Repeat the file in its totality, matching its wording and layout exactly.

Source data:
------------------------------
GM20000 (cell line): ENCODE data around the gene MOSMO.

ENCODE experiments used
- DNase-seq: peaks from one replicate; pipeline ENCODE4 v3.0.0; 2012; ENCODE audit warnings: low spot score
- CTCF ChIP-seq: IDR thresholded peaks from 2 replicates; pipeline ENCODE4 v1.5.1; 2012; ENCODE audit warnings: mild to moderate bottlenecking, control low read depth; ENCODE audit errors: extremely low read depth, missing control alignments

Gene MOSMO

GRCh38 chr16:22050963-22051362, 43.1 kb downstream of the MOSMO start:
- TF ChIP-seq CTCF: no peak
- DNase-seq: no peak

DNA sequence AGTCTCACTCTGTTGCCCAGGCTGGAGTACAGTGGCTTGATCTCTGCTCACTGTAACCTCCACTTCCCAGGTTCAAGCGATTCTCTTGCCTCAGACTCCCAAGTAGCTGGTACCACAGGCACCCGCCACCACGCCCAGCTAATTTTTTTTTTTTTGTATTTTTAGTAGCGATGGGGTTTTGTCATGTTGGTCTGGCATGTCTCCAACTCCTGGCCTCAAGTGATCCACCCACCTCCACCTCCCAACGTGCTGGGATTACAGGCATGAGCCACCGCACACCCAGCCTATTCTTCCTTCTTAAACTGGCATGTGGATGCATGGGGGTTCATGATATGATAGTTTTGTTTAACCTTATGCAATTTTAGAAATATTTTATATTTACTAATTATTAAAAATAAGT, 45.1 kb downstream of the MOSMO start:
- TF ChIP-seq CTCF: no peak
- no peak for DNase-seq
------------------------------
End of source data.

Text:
GM20000 (cell line): ENCODE data around the gene MOSMO.

ENCODE experiments used
- DNase-seq: peaks from one replicate; pipeline ENCODE4 v3.0.0; 2012; ENCODE audit warnings: low spot score
- CTCF ChIP-seq: IDR thresholded peaks from 2 replicates; pipeline ENCODE4 v1.5.1; 2012; ENCODE audit warnings: mild to moderate bottlenecking, control low read depth; ENCODE audit errors: extremely low read depth, missing control alignments

Gene MOSMO

GRCh38 chr16:22050963-22051362, 43.1 kb downstream of the MOSMO start:
- TF ChIP-seq CTCF: no peak
- DNase-seq: no peak

DNA sequence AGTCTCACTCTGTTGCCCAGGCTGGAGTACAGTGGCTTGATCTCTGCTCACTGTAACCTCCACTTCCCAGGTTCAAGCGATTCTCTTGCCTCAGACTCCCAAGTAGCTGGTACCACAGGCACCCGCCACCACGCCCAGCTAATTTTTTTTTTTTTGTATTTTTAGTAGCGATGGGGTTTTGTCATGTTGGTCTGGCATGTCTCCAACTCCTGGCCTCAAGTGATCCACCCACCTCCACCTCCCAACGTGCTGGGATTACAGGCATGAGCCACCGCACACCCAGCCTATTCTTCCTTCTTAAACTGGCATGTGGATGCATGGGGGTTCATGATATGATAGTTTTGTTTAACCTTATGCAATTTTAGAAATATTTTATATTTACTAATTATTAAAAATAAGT, 45.1 kb downstream of the MOSMO start:
- TF ChIP-seq CTCF: no peak
- no peak for DNase-seq